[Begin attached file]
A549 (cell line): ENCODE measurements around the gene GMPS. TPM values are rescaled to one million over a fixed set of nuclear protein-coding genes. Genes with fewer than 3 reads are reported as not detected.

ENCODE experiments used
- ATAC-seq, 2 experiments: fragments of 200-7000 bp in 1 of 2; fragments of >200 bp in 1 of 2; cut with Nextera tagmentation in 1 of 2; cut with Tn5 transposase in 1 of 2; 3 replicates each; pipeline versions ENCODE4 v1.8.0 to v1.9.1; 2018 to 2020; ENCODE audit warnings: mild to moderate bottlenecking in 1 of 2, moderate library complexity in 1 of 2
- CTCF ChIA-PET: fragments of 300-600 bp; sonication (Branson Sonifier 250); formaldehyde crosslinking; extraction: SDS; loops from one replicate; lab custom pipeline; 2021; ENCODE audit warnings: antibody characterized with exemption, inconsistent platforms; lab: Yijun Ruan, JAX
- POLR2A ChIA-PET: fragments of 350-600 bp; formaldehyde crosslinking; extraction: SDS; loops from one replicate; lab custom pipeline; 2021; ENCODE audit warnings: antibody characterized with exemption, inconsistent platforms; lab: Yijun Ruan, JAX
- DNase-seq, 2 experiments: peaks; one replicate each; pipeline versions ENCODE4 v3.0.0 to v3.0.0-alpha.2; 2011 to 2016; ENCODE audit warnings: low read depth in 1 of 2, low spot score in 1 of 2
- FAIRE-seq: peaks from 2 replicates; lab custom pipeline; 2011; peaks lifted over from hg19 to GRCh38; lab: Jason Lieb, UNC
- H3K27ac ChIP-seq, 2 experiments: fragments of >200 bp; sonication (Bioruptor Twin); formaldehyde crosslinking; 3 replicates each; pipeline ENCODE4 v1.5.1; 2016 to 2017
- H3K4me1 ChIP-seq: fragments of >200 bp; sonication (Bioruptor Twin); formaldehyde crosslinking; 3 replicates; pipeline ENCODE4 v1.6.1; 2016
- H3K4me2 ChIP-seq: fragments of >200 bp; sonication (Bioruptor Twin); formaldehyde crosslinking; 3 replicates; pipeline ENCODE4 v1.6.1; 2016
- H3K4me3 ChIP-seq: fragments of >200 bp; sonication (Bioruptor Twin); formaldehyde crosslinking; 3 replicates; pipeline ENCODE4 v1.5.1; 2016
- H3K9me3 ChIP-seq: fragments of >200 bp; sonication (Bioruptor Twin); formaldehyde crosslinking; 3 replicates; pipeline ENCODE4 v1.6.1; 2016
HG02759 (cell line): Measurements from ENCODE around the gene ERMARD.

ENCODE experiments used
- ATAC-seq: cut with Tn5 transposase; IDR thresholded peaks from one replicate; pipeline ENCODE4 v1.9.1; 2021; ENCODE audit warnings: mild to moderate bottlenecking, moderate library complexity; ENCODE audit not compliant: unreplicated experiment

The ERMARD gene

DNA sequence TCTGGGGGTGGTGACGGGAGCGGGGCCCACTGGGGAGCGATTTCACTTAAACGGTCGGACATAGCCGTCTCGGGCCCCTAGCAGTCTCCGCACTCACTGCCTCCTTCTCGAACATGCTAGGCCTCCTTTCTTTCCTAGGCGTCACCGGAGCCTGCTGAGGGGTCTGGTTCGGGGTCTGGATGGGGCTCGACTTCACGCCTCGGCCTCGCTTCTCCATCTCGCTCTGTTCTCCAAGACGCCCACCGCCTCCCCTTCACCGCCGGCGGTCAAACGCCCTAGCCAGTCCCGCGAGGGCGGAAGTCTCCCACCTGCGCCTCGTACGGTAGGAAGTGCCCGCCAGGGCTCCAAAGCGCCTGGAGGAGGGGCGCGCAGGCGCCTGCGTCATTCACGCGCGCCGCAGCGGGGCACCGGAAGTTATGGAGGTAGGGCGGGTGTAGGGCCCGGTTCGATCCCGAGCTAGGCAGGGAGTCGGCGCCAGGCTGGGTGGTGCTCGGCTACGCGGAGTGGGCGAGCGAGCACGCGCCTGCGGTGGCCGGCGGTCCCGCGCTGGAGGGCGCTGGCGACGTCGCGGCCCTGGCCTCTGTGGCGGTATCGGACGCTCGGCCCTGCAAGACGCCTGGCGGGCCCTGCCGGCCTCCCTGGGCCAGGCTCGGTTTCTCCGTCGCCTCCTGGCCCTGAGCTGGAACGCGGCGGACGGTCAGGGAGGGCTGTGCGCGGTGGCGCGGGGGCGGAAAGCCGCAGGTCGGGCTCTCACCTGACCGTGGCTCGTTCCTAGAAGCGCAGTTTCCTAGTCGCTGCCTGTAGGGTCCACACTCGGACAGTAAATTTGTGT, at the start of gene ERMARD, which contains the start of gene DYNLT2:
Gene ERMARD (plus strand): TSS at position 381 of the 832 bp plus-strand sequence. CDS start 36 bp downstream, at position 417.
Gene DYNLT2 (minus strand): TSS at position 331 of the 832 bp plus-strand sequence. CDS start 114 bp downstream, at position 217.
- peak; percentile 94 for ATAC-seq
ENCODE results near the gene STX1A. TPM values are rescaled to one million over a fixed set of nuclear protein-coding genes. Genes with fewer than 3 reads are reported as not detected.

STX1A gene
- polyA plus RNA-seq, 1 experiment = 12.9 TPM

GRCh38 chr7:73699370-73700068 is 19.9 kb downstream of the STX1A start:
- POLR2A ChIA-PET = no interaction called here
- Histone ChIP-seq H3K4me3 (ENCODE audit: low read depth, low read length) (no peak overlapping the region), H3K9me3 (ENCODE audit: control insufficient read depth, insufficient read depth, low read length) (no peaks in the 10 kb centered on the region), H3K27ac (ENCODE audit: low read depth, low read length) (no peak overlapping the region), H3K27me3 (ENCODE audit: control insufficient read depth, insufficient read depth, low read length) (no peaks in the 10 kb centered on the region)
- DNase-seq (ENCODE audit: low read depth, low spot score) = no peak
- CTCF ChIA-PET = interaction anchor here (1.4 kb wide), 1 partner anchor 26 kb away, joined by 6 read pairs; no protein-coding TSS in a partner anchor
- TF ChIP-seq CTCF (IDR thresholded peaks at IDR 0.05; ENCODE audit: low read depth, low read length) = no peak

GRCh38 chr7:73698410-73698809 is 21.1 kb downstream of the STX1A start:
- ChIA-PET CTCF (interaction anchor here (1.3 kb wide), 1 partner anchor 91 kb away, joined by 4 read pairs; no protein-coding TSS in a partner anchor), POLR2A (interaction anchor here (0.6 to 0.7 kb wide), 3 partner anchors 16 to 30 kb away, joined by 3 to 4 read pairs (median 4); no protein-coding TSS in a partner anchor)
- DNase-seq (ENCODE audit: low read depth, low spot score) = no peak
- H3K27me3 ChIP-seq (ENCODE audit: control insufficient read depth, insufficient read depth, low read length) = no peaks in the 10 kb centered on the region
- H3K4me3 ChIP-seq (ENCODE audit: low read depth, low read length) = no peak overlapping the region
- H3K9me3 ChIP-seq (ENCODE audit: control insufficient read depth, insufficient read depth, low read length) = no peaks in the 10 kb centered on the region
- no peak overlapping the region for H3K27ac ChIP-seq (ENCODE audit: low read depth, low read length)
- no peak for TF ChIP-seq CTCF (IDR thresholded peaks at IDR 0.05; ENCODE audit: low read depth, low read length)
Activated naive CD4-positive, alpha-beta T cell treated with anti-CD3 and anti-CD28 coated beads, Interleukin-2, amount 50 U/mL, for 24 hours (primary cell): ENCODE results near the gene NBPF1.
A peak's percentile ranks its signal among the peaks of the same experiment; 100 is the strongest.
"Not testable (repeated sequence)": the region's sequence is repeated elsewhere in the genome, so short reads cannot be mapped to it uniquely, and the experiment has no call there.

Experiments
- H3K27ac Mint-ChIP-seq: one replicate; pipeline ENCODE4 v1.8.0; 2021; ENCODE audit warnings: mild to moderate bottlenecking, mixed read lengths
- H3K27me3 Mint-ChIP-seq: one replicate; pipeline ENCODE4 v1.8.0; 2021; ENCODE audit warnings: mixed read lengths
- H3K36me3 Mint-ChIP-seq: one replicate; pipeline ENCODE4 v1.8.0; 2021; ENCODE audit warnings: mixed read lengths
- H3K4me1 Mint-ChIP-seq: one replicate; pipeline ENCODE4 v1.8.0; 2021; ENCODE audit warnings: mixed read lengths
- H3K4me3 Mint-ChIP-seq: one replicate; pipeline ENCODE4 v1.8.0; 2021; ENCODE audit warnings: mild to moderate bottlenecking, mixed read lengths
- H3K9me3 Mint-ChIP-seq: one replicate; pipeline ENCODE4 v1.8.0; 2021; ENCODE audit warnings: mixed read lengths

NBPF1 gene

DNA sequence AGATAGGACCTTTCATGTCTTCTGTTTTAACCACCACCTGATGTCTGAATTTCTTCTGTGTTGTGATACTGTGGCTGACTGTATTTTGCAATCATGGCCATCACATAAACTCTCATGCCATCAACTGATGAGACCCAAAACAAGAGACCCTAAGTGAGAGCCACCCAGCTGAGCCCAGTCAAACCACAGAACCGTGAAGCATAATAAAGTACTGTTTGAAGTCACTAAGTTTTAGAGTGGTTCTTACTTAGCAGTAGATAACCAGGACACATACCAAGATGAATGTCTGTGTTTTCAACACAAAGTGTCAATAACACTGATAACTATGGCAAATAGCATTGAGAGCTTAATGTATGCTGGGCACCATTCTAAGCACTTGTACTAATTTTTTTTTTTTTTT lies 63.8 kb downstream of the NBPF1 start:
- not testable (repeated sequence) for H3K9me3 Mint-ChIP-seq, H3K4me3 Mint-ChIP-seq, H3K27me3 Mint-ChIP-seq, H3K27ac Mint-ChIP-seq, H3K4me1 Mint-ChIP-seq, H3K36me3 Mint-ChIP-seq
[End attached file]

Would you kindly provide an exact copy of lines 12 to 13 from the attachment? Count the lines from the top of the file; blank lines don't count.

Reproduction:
- H3K9me3 ChIP-seq: fragments of >200 bp; sonication (Bioruptor Twin); formaldehyde crosslinking; 3 replicates; pipeline ENCODE4 v1.6.1; 2016
HG02759 (cell line): Measurements from ENCODE around the gene ERMARD.